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Quality Engineering, 11(4), 593-611 (1999) QFD: VALIDATING ROBUSTNESS Kinnar K. Ghiya Intel Corporation 5000 W. Chandler Blvd., CH7-306 Chandler, Arizona 85226 A. Terry Bahill Systems and Industrial Engineering Department University of Arizona Tucson, Arizona 85721-0020 William L, Chapman Raytheon Systems Company Tucson, Arizona 85734 Key Words Quality function deployment (QFD); Concurrent engineering; Sensitivity analysis; Total quality management (TQM). Introduction Quality function deploy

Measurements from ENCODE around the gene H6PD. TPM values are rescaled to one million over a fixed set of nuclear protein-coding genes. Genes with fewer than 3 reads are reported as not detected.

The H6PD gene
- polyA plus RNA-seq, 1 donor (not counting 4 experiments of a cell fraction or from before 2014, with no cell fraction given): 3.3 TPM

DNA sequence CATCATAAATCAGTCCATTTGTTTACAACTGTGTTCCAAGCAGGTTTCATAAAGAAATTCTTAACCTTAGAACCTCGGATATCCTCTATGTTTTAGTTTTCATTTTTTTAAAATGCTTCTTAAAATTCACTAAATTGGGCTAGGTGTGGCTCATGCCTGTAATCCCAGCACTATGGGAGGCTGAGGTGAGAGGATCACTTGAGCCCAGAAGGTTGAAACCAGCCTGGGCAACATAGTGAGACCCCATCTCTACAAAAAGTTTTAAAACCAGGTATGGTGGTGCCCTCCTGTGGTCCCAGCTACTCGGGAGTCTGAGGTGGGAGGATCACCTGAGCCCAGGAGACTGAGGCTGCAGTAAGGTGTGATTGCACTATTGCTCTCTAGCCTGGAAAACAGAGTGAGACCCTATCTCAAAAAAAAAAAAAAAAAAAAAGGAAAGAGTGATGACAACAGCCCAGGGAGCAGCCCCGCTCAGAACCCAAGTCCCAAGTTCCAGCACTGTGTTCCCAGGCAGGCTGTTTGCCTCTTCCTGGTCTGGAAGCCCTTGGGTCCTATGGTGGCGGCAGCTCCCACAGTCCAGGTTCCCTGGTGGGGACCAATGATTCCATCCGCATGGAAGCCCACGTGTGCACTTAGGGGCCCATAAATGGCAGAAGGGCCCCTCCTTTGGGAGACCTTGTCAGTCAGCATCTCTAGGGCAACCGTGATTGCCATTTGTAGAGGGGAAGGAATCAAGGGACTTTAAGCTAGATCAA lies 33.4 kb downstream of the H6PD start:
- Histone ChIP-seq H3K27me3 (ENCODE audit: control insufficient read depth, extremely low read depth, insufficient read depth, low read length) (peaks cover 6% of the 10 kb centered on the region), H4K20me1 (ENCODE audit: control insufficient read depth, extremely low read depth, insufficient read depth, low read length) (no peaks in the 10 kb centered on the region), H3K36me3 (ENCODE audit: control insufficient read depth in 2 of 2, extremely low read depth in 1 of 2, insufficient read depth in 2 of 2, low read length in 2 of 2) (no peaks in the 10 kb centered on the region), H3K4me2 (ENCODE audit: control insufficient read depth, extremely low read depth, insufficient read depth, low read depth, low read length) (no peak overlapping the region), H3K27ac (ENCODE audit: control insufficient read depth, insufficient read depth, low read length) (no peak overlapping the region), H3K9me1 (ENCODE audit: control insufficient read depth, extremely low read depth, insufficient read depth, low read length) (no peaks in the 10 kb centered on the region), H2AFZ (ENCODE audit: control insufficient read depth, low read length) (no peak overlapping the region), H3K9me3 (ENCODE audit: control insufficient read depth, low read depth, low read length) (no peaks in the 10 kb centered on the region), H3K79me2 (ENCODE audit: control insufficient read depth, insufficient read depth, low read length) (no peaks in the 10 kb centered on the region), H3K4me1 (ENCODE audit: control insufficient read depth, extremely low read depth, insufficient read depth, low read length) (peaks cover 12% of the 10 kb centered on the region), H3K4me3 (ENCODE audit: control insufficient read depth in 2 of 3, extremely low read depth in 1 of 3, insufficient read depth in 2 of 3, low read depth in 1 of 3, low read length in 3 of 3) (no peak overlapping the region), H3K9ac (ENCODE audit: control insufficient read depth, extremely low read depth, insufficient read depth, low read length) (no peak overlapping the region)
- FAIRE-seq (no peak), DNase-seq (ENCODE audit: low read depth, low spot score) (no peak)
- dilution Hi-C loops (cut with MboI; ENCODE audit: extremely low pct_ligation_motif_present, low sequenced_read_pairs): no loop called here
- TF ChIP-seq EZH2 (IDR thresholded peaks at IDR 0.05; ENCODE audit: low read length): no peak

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  Quality Engineering, 11(4), 593-611 (1999) QFD: VALIDATING ROBUSTNESS Kinnar K.Ghiya IntelCorporation 5000 W. Chandler Blvd., CH7-306 Chandler, Arizona 85226 A. Terry Bahill Systems and Industrial Engineering Department University of ArizonaTucson, Arizona 85721-0020 William L, Chapman RaytheonSystems CompanyTucson, Arizona 85734 Key Words Quality function deployment (QFD); Concurrent engi-neering; Sensitivity analysis; Total quality management(TQM). Introduction Quality function deployment (QFD) started in Japan in the late 1960s and is now used by half of Japan's majorcompanies. It was introduced in American automobile manufacturing companies in the early 1980s and is beingused by numerous American corporations (1,2). QFD is a handy tool for interdisciplinary teams. A typical QFD team will have members from marketing, sales, manufacturing,design, quality control, purchasing, and so on. QFD en-hances communication levels within the core team (3). Quality function deployment strives to get the customer's view of quality introduced in the early phases of the designcycle and considered throughout the product's entire life cycle. QFD therefore represents a change from manufac- turing-process quality control to product development qual- ity control (1). In most implementations, QFD uses manymatrixlike charts to discover interrelationships among cus- tomer demands, product characteristics, and manufacturing processes, as shown in Figure 1. For example, the first QFD chart compares the customer's demands to quality charac-teristics. The second chart then investigates the relationshipbetweenthese quality characteristicsandcharacteristicsof the product. The third chart subsequently examines the re-lationships between these product characteristics and manufacturing processes. Finally, these manufacturing pro- cesses are compared to the quality controls that will bemonitored during manufacturing. ToothBrite Inc.: A Heuristic Case Study In order to analyze QFD as a tool, we need an exampletostudy; therefore,wewillnowpresent ToothBrite (4). Assume that you are the Chief Executive Officer of 593 Copyright © 1999 by Marcel Dekker, Inc. www.dekker.com  594 GHIYA, BAHILL, AND CHAPMAN Quality CharacteristicsCustomerDemands Phase I QualityCharacteristics Product CharacteristicsPhase IIManufacturing Processes Product Characteristics Phase III Manufacturing Processes QualityControlsPhase IV Figure L Relationship of the four QFD charts. ToothBrite Inc., a major toothpaste manufacturer, and your market share has suddenly dropped, You suspect that this is a result of your competitor's new innovation. Crest® has developeda newtoothpaste container calledtheNeatSqueeze dispenser and has endowed it with a substantialadvertising budget, (To understand this example better, you might cut open a Crest® Neat Squeeze dispenser or aColgate® Neat and Easy Stand Up dispenser and see how it is produced and what is inside.) To recapture your mar- ket share, you decide to redesign your product; therefore, you decide to use QFD as your analysis tool. We had our marketing department interview all people we thought couldprovide inputs for the system design. In the QFD literature, the aspects deemed important by the customer are calledcustomer demands. Our marketing department derived thefollowing customer demands:Neatness Tidy tip: The tip stays neat and clean.Retains shape:thecontainer retainsitssrcinal shape. Stays put: The container will not roll off the counter. Hygienic: Toothpaste cannot touch the brush and then be drawn back into the container.Squeezable: People want to squeeze the container, notpump.Easy open: The cap opens and closes easily. No waste: Almost all the toothpaste comes out.Small footprint: Container takes little counter space.Reasonable cost: It should cost about the same as presentcontainers. Attractive container: The sales department says that itmust look good. After listing the demands, the customer assigns a weight indicating the relative importance of each demand. Usually,the weights are between 1 and 10, with 10 being most im- portant. Figure 2a shows the customer demands on the left side and the associated weights in the right column.  §. CTQ I I Sa I I 2 1 13 3 10 8 11 4 6 8 7 5 12 i 252315 59 21196100 92 120108100 104 117 70 Alttractive Container ~ UJ ~~ - so ~ o Reasonable Cost U) vO ^ SO so - U) SO 03 mall Footprint _ so ~ OJ Lh ãX o Waste U) NO so SO VO - VOON Easy Open U) \ O-i ^ ^ (Squeezable SOSO so - U) 00 o' so sO ~ U) ^ U) sO J^ Stays Put ^ SO ^ U) ON Retains Shape SOSO so - - u> U) ã£> | Tidy Tip so SO OJ u>u> 0 ?g f| ill «t Suction DeviceDashpot & Air ChamberElastic Walls Rigid Walls&PumpPlastic WallsPaste Viscosity Requirement Fixed Amount DispensedNew Cap Design FlatTop &BottomSqueezable Top & BottomInexpensive MaterialsSimple Manufacturing ProcessesGraphic DesignerTamper Proof PackageImportance (1 to 10) I I 1 1 GO I 3 96 10 8 7 5 4 1 2 i 13772 94 3676 82110126184 144 (Attractive Container U) - U) SO ~ sO <l ja (fD* i « U) NO \ C0 T) » \ - Wi iNo Waste UJ - U) so - ON S 1 ^ I - NO w ^ 00 ?r NO « Ui - oo 1 o* - vO NO ^ Stays Put oooo ON | Retains Shape - - <jj \ - - ^> 1 Tidy Tip SO U> - t^i SO 0 ? o 3 O 1 Is* -* fc AmountofMessAmount of Fullback Amount of PressureAmount of Effort Amount of WasteCounter SpaceAmount of DeformationPleasing AppearanceCost to ProduceSelling PriceImportance (1 to 10) Ui V4D  596 GHIYA, BAHILL, AND CHAPMAN In this example,ourcustomeris thepersonwhobrusheshis or her teeth with the toothpaste. However, the cus- tomer should also include all people who should provideinputsfor the system design. This includes buyers, storemanagers, mothers, the manufacturer's sales force, the de- sign team, and the production facility. See Chapter 5 of Ref.5 for a fuller exposition of this matter.Next, we asked our Systems Engineering Department toderive measures to assure that these customer demands arebeing satisfied. In the QFD literature, these measures arecalled figures of merit, quality characteristics, or, some-times, measures of effectiveness. Quality characteristicsshouldbe quantitative and measurable. The following arethe quality characteristics we used for the ToothBriteproject.Mess: amount of toothpaste scraped off the tip when halfemptyPull-back: amount of toothpaste pulled back when donedispensingPressure: amount of pressure needed to squeeze out thetoothpaste Effort: numberofturns,ortime,or effort neededto re-move capWaste: amountoftoothpaste left in thecontainerat end of life cycleCounter space: amountofcounter space occupiedbycontainerDeformation: amountofchangeinshapeofcontainer when half emptyCostofmaterials: costof rawmaterials usedtomakethecontainerPleasing appearance: based on results of customer survey In general, QFD charts have a desire that needs to be satis- fied listed along the side, and measures or approaches for satisfying the desires across the top, as shown in Figure 2a.The items listed on the left are called Whats and items listedalongthe top arecalled Hows.Tohelp determinetheHowswe ask, This is What the customer wants, now How can we measure it? Wewill often associate optimalortargetvalues with these measures. These measures become thedesires on the next chart, The next stepin QFD analysis is determining the strength of the relationships (or the degree of correlation) betweenthe Whats and the Hows. This is done by filling in the cen- ter matrix on a column-by-column basis as shown in Fig- ure 2a. Each What is compared to each How. Four classifi-cations are given: If they are strongly related, a value of 9,or a black disk with a white dot inside, is recorded in theappropriate cell. Moderate relationshipsaregivena 3, or acircle; weak relationships are given a 1, or a triangle; andno relationship is given a 0, or thecellis left blank. Depend- ing on thecustomers, symbolsandnumbercan bemixed.The next step is multiplying each cell's value by theweight of the customer demand and totaling the column for each quality characteristic. This is shown in the row across the bottom labeled Score in Figure 2a. The total score foreach column is an indication of the importance of that char-acteristic in measuring the customer's satisfaction. Typi-cally, measures with low scores receive little consideration.However, this does not necessarily mean that these measureswill not be used in the product design: They still may benecessary for contractual or other reasons. To satisfy thecustomer, we must pay strict attention to the measures withthe highest scores. Focusing attention on the customer is the main purpose of the QFD chart. The chart and its results arenot as important as the process of concentrating on the Voice of the Customer rather than the Voice of the Manufacturer. For the ToothBrite project, the Cost to Pro- duce (with a score of 184) and Selling Price (with a score of 144) were the most important measures, Subsequent QFD Charts To continue our QFD analysis, we will relate the qual-ity characteristics of Figure 2a to characteristics of the prod-uct. One of the purposes of a QFD analysis is to investigate many alternative designs. However,as theanalysisprogresses, we must limit the number of alternatives underconsideration. The characteristics of the product will be different for each alternative design. Thus, if we wish to continue investigating alternative designs, thenwemighthave to create a second QFD chart for each alternative. The following product characteristics, providedby theDesignEngineering Department, seem to imply a suction type ofcontainer:Double lead threads on cap andtip—allowingcap re-moval with a half-turnSize of dispensing hole in tipThickness of side wallsType of material for side walls Size of dashpot (the portion of the tube containing air) Viscosity of dashpotTotal weight of the containerSize of the container Printing on label—must be colorful and easy to read These product characteristicsnowbecome Howsin oursecondQFDchart showninFigure3a, The score ofeach